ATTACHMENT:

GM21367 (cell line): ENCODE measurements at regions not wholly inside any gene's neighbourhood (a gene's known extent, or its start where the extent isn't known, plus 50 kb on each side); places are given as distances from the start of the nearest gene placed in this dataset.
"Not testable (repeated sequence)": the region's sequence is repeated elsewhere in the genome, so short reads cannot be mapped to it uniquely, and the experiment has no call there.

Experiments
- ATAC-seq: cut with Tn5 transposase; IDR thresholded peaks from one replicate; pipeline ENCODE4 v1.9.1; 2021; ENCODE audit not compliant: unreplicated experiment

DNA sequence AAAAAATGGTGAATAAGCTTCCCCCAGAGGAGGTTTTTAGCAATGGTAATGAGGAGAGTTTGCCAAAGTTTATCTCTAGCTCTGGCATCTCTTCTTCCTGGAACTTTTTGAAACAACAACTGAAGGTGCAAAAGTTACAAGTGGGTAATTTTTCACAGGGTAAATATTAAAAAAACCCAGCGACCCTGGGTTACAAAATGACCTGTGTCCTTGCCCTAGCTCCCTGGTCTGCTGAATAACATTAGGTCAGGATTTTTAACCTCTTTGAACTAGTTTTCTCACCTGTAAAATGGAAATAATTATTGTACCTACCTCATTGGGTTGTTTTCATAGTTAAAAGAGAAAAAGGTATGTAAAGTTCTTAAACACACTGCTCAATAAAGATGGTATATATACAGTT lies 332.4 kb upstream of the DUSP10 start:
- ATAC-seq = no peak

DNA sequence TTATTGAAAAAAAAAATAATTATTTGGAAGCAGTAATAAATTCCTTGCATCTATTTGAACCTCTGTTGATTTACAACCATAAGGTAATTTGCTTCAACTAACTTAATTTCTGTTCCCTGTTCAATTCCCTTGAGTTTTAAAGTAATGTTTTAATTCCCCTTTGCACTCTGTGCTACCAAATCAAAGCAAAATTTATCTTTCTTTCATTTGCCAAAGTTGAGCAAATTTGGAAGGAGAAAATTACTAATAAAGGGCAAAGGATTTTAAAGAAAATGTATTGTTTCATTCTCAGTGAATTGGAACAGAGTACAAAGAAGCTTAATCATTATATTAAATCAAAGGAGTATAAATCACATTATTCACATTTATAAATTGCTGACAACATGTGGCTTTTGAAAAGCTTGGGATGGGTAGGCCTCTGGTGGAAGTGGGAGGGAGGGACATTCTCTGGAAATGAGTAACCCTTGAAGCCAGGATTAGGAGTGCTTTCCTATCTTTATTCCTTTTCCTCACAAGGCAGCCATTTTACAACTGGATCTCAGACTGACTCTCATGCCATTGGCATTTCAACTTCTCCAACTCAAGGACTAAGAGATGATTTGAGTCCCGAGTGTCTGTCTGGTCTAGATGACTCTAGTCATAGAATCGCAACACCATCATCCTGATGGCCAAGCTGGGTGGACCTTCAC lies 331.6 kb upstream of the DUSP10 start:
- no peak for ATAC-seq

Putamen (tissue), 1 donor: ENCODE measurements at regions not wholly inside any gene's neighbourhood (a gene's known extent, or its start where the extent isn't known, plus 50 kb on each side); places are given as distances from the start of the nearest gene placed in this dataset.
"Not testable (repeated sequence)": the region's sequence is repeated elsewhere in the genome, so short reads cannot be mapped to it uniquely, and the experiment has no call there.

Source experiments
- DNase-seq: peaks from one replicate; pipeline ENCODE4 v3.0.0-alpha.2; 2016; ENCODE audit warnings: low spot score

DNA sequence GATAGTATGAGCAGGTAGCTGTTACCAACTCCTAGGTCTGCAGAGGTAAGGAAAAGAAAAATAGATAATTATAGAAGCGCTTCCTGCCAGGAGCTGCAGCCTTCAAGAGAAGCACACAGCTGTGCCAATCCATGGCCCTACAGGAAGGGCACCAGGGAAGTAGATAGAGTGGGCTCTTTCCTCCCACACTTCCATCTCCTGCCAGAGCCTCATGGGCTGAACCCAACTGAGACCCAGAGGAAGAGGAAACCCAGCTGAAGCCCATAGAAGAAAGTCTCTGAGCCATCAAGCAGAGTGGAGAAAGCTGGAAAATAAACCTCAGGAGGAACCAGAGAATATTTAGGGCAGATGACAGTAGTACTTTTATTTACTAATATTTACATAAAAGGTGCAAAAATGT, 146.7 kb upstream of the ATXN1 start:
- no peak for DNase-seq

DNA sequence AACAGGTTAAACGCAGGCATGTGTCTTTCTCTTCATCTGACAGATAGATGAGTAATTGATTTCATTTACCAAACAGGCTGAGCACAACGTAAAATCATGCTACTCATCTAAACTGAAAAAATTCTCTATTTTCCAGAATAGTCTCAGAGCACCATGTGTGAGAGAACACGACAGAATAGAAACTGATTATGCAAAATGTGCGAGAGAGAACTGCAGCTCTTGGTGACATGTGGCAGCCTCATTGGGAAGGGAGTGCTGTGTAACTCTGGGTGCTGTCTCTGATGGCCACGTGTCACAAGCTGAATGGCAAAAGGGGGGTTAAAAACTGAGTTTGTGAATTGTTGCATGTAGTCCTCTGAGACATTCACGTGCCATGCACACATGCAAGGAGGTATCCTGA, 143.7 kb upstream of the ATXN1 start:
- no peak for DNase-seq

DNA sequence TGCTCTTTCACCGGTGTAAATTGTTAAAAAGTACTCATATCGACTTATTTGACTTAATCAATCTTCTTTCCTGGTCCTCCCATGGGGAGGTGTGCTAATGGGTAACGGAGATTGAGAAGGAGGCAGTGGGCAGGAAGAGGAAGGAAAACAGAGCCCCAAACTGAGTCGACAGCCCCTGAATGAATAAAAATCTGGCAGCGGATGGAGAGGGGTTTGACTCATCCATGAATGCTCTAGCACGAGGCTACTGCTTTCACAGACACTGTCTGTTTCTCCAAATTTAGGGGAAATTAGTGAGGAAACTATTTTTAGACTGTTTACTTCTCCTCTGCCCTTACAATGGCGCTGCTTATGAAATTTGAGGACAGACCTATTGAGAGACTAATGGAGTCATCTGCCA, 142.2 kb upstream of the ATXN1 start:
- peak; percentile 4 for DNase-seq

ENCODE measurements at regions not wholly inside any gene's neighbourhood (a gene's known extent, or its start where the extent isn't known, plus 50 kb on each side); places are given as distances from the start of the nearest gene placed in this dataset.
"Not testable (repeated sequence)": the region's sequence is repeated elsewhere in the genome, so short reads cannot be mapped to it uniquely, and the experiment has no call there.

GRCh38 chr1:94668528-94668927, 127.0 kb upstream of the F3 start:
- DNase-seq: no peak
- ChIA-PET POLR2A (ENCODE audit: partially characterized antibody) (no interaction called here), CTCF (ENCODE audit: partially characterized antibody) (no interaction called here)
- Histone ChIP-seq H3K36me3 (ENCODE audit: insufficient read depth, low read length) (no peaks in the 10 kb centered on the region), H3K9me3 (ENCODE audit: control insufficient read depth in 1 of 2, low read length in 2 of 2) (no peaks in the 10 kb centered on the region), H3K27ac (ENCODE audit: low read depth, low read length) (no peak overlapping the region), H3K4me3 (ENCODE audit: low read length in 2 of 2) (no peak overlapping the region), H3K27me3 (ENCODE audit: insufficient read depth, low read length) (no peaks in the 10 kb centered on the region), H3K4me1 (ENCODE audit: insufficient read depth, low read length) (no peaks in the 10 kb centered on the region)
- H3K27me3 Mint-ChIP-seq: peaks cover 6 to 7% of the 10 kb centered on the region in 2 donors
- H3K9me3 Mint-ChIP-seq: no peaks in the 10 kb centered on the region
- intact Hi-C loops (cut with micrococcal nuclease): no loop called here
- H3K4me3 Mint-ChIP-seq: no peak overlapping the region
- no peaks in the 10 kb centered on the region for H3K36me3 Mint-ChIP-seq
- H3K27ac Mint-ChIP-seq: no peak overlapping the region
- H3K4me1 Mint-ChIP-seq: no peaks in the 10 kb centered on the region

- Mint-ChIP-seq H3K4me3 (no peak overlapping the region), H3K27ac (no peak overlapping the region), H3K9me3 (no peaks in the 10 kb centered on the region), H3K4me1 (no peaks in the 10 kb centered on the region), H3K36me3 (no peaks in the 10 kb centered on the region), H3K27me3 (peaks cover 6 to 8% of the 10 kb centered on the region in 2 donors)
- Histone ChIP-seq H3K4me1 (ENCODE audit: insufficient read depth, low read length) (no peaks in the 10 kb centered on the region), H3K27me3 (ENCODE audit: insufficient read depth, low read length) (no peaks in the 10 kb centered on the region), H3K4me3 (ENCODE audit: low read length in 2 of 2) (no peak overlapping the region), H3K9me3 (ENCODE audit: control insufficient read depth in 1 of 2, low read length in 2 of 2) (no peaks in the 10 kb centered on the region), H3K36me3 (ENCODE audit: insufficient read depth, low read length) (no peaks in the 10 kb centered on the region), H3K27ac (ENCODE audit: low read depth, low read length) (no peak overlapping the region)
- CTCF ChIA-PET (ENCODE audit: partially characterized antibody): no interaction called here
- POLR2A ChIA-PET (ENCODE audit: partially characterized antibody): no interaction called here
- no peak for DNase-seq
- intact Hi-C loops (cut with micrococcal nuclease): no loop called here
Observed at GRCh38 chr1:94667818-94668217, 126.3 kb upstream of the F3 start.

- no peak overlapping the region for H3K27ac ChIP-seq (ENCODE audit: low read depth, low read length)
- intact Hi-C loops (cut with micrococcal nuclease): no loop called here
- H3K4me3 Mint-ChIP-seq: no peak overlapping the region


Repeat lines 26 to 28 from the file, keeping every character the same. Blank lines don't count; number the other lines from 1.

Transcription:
- H3K9me3 Mint-ChIP-seq: no peaks in the 10 kb centered on the region
- intact Hi-C loops (cut with micrococcal nuclease): no loop called here
- H3K4me3 Mint-ChIP-seq: no peak overlapping the region